This was the first of many fan letters I ever wrote. I wrote to Doris about how much I loved her movies, how she brightened my day and that I used her as a role model to try to keep a sunny disposition. A few weeks after sending off the letter, I was the only student in the class to receive an autographed picture and a nice letter from Ms. Day inviting me to donate money towards her animal foundation.

After this I made lists of stars I wanted to write. Since then I have sent off fan letters twice; sophomore year of high school sophomore year of college.

Unfortunately, there are mournful times when I have to cross a name off a list when a star dies. Some instances have been with June Allyson in July 2006, Cyd Charisse in June 2008 and Kathryn Grayson in February 2010.

Writing fan letters to 70, 80 and 90-year-old movie stars might seem greedy. I will admit that part of it is selfish. I want autographs and to be part of that classic film culture and era, but that isn’t all of it. I want classic stars to know that they are still thought about. That their films are still watched, that they are still loved and a young lady in Greenville, S.C. really looks up to them.

I am showing that I appreciate the stars with my fan mail. The classic actors also show that they appreciate me by responding with autographs. Classic film actors REALIZE that they way they became movie stars is through their fans watching their movies and reading about them in the fan magazines.

Joan Crawford might have a bad reputation from that book of lies “Mommy Dearest” by Christine Crawford. However, Crawford knew she was famous because of her fans and answered each piece of fan mail personally, according to Divas the Site.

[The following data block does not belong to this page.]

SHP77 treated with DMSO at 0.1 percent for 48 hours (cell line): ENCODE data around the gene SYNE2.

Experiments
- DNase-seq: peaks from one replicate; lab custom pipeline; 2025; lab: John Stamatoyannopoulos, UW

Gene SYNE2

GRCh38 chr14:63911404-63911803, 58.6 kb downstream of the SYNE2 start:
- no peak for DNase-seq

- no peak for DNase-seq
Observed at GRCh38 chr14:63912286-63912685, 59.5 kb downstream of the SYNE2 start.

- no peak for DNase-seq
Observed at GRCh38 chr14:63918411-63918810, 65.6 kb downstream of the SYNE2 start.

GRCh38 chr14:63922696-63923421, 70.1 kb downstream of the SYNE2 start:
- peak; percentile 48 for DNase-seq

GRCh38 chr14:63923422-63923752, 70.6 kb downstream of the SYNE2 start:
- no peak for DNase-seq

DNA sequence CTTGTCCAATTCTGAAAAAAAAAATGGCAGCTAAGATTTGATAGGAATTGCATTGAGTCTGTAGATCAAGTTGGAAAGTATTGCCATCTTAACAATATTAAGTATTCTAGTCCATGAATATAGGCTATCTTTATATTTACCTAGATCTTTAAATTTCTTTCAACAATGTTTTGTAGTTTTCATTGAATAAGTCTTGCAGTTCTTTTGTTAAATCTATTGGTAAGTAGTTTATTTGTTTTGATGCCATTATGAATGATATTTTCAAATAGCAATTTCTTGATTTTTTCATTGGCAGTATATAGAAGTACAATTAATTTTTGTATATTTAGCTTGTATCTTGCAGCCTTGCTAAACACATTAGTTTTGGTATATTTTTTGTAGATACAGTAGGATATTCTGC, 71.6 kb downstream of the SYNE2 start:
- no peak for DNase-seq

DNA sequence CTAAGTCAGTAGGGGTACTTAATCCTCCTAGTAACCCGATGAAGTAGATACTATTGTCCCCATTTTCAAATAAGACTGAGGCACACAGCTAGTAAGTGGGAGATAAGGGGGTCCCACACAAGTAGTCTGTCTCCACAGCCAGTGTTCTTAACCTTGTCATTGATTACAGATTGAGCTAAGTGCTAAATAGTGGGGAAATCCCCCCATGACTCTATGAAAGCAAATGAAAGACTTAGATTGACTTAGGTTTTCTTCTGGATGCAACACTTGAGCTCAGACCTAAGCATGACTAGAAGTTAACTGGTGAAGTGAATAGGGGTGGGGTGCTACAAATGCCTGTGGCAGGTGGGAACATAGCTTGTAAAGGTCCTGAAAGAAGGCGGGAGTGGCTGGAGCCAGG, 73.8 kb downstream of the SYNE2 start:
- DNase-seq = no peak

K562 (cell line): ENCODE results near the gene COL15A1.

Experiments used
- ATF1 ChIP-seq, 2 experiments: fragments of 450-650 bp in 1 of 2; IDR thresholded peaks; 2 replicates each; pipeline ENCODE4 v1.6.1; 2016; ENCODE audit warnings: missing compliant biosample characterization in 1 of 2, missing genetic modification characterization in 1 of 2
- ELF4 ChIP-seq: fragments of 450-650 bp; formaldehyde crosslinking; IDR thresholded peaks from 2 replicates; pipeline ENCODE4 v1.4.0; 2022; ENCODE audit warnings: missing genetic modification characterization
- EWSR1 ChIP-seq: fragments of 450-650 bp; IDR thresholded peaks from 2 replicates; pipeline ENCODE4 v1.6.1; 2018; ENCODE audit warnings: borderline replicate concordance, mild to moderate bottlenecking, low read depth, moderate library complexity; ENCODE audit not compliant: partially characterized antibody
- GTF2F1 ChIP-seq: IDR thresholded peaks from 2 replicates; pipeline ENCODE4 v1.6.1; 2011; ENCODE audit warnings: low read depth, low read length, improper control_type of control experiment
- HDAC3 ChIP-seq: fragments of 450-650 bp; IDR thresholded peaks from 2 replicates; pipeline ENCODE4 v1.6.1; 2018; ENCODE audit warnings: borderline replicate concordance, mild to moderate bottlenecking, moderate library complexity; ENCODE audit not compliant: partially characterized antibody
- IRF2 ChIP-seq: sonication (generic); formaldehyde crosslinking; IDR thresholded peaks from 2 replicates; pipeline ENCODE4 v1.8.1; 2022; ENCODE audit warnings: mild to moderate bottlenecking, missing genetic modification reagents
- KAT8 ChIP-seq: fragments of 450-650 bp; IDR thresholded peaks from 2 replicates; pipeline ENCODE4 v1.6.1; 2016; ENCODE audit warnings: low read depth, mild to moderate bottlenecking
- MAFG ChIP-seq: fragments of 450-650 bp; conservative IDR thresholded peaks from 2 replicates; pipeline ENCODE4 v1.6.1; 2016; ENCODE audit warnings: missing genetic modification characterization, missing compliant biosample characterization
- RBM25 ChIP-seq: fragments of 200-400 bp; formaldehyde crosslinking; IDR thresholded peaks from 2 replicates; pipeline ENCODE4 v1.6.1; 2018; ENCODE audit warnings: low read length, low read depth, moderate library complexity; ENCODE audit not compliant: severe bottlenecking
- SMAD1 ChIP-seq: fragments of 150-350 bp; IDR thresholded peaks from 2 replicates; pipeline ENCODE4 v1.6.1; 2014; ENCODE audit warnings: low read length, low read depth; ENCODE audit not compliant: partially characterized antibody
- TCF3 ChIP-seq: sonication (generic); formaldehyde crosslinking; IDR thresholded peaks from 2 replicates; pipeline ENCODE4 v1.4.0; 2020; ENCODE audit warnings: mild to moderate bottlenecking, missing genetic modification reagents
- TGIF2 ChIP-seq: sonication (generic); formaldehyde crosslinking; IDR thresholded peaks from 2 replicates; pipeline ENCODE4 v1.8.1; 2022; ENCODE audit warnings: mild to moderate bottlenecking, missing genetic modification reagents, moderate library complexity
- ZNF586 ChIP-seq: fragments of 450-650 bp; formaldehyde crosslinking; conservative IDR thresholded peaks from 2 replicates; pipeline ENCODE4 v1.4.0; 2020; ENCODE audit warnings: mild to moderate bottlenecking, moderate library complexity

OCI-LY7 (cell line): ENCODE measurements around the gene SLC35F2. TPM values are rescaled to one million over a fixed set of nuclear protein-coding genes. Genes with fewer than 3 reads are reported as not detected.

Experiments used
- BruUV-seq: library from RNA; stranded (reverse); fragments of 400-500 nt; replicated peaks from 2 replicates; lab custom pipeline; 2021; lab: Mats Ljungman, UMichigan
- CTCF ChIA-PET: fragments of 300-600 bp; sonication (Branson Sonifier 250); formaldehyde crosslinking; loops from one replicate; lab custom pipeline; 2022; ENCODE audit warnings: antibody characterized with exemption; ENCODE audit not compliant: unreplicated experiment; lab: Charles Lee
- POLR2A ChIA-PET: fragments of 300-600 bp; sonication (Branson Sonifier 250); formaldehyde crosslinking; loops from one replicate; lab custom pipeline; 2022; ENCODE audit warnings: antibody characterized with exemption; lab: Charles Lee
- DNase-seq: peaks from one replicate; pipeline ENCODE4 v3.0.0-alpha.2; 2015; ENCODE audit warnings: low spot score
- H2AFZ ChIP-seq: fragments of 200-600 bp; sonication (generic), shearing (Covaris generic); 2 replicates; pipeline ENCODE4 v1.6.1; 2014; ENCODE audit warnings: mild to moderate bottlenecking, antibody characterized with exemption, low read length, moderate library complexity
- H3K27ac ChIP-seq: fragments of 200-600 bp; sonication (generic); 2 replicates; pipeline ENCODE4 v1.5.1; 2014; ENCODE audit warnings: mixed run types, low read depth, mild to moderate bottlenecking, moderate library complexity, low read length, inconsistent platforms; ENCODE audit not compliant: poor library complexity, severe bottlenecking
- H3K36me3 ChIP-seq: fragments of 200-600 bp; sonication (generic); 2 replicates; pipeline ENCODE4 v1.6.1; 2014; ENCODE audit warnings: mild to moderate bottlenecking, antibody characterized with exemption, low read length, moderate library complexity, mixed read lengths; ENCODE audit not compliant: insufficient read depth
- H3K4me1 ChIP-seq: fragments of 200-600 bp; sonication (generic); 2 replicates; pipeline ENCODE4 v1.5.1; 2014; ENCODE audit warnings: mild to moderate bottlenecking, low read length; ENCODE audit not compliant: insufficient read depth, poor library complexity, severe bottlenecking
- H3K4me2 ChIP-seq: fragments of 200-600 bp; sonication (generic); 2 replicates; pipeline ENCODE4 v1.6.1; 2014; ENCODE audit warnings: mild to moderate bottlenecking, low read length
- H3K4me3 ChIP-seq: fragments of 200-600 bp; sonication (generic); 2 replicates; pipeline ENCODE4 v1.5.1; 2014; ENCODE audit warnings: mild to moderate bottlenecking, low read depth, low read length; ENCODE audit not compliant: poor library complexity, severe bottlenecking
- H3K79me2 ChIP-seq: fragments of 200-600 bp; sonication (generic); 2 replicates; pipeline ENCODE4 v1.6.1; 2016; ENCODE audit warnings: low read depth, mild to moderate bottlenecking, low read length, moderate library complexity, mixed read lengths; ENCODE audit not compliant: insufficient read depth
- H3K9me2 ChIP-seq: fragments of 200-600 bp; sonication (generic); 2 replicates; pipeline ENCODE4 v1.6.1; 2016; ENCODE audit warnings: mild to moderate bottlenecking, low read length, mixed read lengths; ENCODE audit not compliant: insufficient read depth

Joan Crawford
Joan Crawford signing autographs. Photo taken by Clarence Sinclair Bull in 1933

I’ve also read accounts of people who have seen stars like Van Johnson or Walter Pidgeon who happily stop and sign autographs.
Van
Van Johnson with fans.

Fans used to confuse Lana Turner and Betty Grable, and when either was approached and mistaken for the other, they would sign autographs with the other’s name rather than getting angry and yelling at the fans.

Grable lana
Betty Grable and Lana Turner sometimes were confused because of their platinum locks.

It’s hard for movie viewers of today to hear things like this while the movie stars of today are not as accomodating. In fact they are the opposite. They run from autograph seekers, scream if you call them the wrong name and do not answer fan mail.

Today’s celebrities need to realize that they would be nothing without their fans.

Autographs in order that they were recieved:

1. Doris Day (My first autograph in 8th grade)

doris2

2. Deanna Durbin

3. Esther Williams

4. June Allyson (signed notecard. I was going to send a letter with a picture but she died before I got the chance)

5. Vera Miles, along with a nice note

Vera Picture Vera Letter

6. Annette Funicello (One of my favorites. She signed it herself, which was a great surprise and treat because since she has MS I had heard her husband signed them)

Annette

7. Joan Fontaine

8. Lauren Bacall

9. Ann Blyth

10. Jane Powell

11. Joan Leslie (so sweet and added cardboard to back her picture)

12. Elizabeth Taylor

13. Paul Newman (shortly before his death)

Paul

14. Shirley Temple- sent 2 pictures; one young and one teenaged signed both.
Shirley young Shirley old

15. Van Johnson- again shortly before his death

16. Debbie Reynolds

17. Julie Andrews- pre-signed. I have read she is the worst person for autographs

18. Maureen O’Hara- A real treat and a hard person to contact. Autograph came from Ireland!

Maureen

19. Audrey Totter

20. Doris Day- I wrote her again.